A resume comes across your desk that piques your interest. You want to find out as much as possible about the candidate as quickly as you can, so you Google the person’s name and come across their Facebook profile. You click on the profile and start reading obnoxious comments posted by the candidate’s friends about last weekend’s drunken escapades. You promptly throw the resume in the trash.
If this has happened to you, you’re not alone.
As a leading recruitment firm in Houston, TX, we know that many employers use social networking sites as a tool for screening candidates. In fact, according to one recent study, nearly half (45%) of all employers questioned in the study use social networking sites (Facebook, Twitter, My Space, LinkedIn) to find out more about job candidates. What’s more is that a majority (35%) of those employers said they had rejected candidates because of the information they discovered on those sites, such as inappropriate pictures, comments about drug and/or alcohol abuse, or instances where someone bad-mouthed their former employer.
While using social networking sites can seem like an ideal way to weed out a potential bad hire (it’s fast, free, and easy), there are a couple of major pitfalls.
#1 – Information Can Be Easily Misunderstood
First of all, profiles on social networking sites can, many times, contain inaccurate information, or information that is easily misunderstood or taken out of context. For instance, individuals have little control over the comments their friends post on their Facebook walls.
#2 – Information Can Bias Your Hiring Decision
In addition, much of the information you might obtain from a person’s account cannot legally be used when making a hiring decision. This includes information such as a person’s religion, age, marital status, political affiliation, race, sexual orientation, and disability. Even if a person has their profile set to “private,” there is still some limited information available to the general public.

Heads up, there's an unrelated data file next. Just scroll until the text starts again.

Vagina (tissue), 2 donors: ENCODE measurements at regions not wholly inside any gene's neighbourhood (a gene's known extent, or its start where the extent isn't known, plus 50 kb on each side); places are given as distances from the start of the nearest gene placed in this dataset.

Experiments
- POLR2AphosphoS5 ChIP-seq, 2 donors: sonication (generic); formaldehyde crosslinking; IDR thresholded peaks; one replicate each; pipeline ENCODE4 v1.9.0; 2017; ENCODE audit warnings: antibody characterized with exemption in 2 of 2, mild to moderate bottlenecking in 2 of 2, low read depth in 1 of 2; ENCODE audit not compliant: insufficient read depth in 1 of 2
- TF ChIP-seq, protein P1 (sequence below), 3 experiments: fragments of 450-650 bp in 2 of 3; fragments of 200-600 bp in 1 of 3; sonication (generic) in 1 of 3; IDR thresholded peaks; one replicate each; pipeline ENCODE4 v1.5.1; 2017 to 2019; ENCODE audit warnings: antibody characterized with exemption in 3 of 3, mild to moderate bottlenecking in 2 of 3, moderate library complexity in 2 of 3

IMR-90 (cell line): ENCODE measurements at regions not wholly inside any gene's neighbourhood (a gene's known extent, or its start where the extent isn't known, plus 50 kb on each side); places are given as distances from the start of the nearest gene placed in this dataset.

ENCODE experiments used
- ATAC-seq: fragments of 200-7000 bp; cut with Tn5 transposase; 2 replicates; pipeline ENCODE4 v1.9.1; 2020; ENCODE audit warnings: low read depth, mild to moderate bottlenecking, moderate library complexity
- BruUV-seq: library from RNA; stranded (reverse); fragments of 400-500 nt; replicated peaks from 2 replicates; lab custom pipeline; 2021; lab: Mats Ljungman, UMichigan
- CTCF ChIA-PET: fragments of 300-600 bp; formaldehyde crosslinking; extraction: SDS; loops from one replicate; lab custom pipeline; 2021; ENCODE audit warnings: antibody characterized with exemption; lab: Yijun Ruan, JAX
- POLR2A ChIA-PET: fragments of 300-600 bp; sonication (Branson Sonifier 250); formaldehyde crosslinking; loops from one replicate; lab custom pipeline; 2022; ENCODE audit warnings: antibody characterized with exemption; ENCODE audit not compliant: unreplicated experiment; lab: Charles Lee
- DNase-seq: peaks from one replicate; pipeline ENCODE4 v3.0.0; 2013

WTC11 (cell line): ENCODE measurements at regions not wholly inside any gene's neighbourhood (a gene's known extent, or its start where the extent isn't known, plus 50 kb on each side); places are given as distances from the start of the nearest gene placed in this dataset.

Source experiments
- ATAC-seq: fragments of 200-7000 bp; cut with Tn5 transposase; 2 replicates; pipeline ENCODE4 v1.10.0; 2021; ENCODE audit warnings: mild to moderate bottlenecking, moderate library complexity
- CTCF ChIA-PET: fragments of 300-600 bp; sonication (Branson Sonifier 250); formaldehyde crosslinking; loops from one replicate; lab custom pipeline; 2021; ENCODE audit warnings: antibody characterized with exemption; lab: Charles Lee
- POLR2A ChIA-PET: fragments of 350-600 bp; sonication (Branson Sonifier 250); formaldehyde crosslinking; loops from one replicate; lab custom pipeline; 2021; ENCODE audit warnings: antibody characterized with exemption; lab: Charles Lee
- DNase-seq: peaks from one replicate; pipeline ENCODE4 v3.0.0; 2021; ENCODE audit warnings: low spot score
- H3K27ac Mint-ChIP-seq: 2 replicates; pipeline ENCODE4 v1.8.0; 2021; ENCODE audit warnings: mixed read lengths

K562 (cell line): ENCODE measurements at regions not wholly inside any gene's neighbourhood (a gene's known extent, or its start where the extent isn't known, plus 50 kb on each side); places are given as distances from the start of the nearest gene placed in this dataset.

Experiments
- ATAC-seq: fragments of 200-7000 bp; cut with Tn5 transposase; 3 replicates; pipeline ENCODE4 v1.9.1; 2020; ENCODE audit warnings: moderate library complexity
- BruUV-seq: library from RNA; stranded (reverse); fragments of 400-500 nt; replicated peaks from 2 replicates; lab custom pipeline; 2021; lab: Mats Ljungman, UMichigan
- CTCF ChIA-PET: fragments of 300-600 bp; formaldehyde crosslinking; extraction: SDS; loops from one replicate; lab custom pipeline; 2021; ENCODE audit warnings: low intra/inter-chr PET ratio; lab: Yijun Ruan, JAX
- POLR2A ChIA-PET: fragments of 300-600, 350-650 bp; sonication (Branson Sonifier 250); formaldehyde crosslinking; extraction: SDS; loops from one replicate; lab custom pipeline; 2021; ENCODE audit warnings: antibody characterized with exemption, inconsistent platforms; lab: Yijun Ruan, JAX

And if there is ever an issue that comes up about your decision not to hire a certain candidate, you cannot assume your search of social networking sites will remain secret. In fact, electronic discovery, which can include records of social networking site searches, is sought in many discrimination lawsuits.
So how can you leverage the value of social networking sites, without exposing your business to potential liability?
Develop clear rules about using social networking sites in your hiring process. For instance, make sure that the person doing the screening – and reviewing a candidate’s profile on a social networking site – is not the person who will make the ultimate hiring decision. Information such as age and race can then be filtered out before it reaches the decision maker.
In addition, always err on the side of caution. While the law is still evolving regarding using social networking sites to screen prospective employees, the potential risks far outweigh the potential benefits.
And if you need help sourcing and screening high quality candidates for your direct hire positions, please contact Murray Resources. As a leading recruitment firm in Houston, TX, we can give you access to better talent for your job openings – and reduce your risk of a bad hire.